Keywords: VTE, Thrombophilia, Enoxaparin, Children, Thromboembolism (PubMed Search)
There is an increased incidence of venous thromboembolic events (VTE) in pediatrics due to improved diagnosis and survival of children with VTE.
The mortality rate is estimated at 2%.
The most common etiologies vary by age - Central venous catheters in neonates and infants, and inherited thrombophilia in children and adolescents.
With neonates and infants, carefully assess medical history from neonatal period. Umbilical lines? PICC? Broviac? History of these is likely to be the cause.
In children and adolescents, unprovoked VTE is most likely due to inherited thrombophilia, and can be DVT, PE, Portal venous thrombus, etc.
Antithrombin deficiency: The first discovered inherited thrombophilia. The result is a lack of inhibition of coagulation factors – IIa, IXa, Xa, XIIa.
Protein C or/and S deficiency: The result is lack of inhibition of activated Factor V.
Factor V Leiden: Most common inherited thrombophilic defect. Resultant activated Factor V is resistant to normal Protein C and S activity.
Prothrombin Mutation: Second most common inherited thrombophilia. The result is increased levels of prothrombin, which increases the half-life of factor Va.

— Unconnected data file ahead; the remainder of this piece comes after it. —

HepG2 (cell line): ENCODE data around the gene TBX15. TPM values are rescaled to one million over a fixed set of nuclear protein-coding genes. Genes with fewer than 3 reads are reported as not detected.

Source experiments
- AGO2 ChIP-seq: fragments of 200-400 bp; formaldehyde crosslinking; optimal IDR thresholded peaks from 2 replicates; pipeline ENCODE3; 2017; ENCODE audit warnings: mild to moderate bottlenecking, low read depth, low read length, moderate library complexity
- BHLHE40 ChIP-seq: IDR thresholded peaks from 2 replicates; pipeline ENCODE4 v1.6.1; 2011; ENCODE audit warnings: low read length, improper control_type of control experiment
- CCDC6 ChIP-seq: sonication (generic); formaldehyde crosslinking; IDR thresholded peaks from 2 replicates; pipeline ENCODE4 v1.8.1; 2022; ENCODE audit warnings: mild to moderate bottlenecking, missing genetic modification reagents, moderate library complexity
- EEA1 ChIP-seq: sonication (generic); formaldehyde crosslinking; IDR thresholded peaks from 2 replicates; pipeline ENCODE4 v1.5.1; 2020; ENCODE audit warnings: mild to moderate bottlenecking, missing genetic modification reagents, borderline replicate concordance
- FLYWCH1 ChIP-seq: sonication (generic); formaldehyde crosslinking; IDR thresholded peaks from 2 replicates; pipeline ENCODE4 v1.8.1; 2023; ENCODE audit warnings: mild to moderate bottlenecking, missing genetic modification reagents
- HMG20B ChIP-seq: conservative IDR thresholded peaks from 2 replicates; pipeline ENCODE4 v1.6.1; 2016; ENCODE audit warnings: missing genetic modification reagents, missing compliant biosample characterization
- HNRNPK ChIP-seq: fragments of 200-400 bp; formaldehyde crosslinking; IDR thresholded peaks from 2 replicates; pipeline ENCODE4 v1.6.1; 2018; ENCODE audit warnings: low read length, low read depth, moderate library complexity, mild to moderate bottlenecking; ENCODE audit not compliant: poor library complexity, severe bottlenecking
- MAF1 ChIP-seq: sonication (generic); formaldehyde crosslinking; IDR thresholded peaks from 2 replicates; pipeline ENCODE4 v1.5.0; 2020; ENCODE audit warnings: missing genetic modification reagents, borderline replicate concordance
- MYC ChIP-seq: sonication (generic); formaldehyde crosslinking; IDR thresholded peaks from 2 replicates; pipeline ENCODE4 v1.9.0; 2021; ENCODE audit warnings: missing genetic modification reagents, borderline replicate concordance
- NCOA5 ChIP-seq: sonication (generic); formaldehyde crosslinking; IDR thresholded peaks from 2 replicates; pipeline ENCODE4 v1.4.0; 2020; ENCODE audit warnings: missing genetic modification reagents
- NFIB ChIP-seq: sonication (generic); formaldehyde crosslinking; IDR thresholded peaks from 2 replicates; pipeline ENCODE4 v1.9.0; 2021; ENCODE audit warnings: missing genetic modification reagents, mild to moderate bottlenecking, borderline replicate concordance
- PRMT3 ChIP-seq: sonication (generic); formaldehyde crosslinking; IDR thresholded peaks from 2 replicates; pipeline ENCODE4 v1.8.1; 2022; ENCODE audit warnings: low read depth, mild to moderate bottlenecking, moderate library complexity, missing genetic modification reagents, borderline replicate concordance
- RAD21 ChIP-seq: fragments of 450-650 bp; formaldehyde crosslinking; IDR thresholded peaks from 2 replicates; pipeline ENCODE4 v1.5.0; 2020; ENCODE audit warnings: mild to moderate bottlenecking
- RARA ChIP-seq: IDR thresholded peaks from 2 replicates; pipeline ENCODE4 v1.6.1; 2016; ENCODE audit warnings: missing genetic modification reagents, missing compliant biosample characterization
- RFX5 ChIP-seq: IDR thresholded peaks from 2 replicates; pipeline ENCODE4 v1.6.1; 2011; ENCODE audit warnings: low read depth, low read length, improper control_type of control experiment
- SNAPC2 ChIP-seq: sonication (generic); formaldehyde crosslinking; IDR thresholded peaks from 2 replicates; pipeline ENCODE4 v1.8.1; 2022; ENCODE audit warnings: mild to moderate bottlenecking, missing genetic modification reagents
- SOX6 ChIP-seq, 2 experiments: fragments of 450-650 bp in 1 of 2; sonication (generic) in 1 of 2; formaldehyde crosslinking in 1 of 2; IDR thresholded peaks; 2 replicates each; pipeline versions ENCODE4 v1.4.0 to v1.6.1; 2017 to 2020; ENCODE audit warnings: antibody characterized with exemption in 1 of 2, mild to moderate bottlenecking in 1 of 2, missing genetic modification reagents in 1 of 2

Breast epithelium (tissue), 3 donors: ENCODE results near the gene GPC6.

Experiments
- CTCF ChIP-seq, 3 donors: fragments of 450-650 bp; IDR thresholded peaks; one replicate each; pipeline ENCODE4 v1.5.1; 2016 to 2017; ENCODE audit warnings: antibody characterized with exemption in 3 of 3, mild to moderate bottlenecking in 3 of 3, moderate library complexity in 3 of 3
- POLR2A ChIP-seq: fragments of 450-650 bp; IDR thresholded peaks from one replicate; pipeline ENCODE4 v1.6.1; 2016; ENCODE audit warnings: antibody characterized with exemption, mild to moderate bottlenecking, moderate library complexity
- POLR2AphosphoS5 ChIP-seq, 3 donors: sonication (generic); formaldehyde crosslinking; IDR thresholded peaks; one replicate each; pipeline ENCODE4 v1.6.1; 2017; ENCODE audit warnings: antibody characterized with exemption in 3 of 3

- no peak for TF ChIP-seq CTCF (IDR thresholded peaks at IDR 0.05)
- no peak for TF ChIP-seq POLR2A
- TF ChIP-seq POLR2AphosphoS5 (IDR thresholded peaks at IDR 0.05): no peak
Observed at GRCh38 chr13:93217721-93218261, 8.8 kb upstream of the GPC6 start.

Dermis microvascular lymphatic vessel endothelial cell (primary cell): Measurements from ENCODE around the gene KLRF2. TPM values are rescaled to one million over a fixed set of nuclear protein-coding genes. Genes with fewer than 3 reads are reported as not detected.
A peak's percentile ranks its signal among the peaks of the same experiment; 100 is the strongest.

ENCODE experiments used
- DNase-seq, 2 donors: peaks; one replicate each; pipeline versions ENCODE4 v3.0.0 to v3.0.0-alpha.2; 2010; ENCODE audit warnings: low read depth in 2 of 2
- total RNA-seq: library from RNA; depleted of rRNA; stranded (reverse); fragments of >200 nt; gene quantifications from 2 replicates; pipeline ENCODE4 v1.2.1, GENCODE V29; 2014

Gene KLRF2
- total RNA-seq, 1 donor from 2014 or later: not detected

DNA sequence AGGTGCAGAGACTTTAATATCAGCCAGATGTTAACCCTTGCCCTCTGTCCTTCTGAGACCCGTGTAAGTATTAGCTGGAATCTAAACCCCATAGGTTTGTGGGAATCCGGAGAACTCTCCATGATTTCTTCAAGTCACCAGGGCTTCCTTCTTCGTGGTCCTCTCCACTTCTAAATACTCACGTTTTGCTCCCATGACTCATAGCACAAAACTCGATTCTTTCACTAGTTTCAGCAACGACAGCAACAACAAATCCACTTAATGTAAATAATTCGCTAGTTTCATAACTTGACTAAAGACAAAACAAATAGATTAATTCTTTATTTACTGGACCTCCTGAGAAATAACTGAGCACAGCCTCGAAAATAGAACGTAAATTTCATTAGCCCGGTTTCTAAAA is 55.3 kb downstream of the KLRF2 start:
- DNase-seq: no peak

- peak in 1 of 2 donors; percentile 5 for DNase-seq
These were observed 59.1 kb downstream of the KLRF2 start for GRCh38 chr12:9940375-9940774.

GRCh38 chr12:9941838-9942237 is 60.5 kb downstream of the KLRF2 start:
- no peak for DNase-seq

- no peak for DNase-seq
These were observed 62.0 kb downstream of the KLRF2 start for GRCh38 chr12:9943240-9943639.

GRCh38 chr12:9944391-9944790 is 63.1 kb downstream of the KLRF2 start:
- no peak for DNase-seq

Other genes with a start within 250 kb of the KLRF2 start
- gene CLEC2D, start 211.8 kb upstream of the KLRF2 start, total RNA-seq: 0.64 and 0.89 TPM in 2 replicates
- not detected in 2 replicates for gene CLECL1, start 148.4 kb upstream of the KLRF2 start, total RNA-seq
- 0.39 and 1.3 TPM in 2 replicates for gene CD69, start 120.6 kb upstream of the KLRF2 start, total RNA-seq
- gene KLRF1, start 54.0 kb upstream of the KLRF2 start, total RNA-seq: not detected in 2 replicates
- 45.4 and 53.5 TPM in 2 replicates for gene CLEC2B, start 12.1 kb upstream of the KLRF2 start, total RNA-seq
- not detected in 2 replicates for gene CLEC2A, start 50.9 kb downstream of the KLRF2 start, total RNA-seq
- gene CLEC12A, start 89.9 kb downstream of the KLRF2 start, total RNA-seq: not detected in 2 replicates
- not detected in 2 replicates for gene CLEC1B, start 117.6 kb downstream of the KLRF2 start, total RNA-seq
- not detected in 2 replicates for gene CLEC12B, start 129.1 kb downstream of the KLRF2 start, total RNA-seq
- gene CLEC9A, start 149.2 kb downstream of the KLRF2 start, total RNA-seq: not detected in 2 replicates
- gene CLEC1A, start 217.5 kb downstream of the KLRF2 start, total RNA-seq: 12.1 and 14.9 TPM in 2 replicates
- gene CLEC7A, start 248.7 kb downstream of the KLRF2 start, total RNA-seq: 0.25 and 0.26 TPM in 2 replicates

Initial treatment of clinically significant VTE can start with enoxaparin (1-1.5 mg/kg q12-24h, while checking Anti-Xa levels 4 hours after administration for therapeutic dosing.)
Pearl: Testing for thrombophilia is not always appropriate when diagnosing pediatric patients with their first VTE, but in children and adolescents with first diagnosed, unprovoked VTE, it is worthwhile to send off the initial hypercoaguability work up as this can affect the duration of treatment and need for testing or evaluation. Enoxaparin is a recommended medication to start therapeutic treatment of VTE, even in pediatric patients.
Van Ommen CH, Nowak-Gottl U. Inherited Thrombophilia in Pediatric Venous Thromboembolic Disease: Why and Who to Treat. Frontiers in Pediatrics. 2017: 5(20).
The Harriet Lane Handbook, 20th edition. Chapter 29: Drug Dosages. 2015